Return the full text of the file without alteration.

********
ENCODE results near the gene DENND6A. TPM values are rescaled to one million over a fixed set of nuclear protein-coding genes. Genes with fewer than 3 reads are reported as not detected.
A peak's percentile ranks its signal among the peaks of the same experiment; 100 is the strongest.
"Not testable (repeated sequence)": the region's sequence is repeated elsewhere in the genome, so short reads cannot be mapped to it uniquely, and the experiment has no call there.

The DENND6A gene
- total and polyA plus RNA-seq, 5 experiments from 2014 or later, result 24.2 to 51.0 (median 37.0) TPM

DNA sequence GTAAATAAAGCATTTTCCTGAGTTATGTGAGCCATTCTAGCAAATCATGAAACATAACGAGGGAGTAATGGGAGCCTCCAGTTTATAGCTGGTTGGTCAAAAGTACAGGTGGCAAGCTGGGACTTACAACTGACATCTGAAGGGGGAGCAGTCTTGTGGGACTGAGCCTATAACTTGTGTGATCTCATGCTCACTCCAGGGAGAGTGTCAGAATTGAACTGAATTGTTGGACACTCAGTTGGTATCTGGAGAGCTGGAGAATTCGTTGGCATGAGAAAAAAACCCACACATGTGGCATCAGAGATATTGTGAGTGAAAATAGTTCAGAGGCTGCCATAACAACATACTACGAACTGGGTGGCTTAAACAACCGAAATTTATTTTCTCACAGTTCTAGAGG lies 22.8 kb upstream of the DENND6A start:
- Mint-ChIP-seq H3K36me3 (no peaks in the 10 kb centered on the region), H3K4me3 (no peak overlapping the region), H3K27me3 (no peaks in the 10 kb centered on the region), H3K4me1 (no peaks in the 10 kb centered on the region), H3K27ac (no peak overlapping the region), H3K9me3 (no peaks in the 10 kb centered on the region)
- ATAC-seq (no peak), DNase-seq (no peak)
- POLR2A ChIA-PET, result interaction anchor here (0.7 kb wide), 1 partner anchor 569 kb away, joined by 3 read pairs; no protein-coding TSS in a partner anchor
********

ENCODE results near the gene DENND6A. TPM values are rescaled to one million over a fixed set of nuclear protein-coding genes. Genes with fewer than 3 reads are reported as not detected.
A peak's percentile ranks its signal among the peaks of the same experiment; 100 is the strongest.
"Not testable (repeated sequence)": the region's sequence is repeated elsewhere in the genome, so short reads cannot be mapped to it uniquely, and the experiment has no call there.

The DENND6A gene
- total and polyA plus RNA-seq, 5 experiments from 2014 or later, result 24.2 to 51.0 (median 37.0) TPM

DNA sequence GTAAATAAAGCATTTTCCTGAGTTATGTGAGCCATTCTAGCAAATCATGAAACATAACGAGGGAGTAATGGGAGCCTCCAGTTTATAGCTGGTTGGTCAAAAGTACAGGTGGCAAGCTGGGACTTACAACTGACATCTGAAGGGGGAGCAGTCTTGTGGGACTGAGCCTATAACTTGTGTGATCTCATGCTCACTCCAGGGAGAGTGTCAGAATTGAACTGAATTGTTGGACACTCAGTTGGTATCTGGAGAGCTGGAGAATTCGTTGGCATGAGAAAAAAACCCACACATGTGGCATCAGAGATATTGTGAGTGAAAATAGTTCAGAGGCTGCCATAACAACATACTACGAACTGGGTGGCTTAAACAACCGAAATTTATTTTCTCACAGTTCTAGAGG lies 22.8 kb upstream of the DENND6A start:
- Mint-ChIP-seq H3K36me3 (no peaks in the 10 kb centered on the region), H3K4me3 (no peak overlapping the region), H3K27me3 (no peaks in the 10 kb centered on the region), H3K4me1 (no peaks in the 10 kb centered on the region), H3K27ac (no peak overlapping the region), H3K9me3 (no peaks in the 10 kb centered on the region)
- ATAC-seq (no peak), DNase-seq (no peak)
- POLR2A ChIA-PET, result interaction anchor here (0.7 kb wide), 1 partner anchor 569 kb away, joined by 3 read pairs; no protein-coding TSS in a partner anchor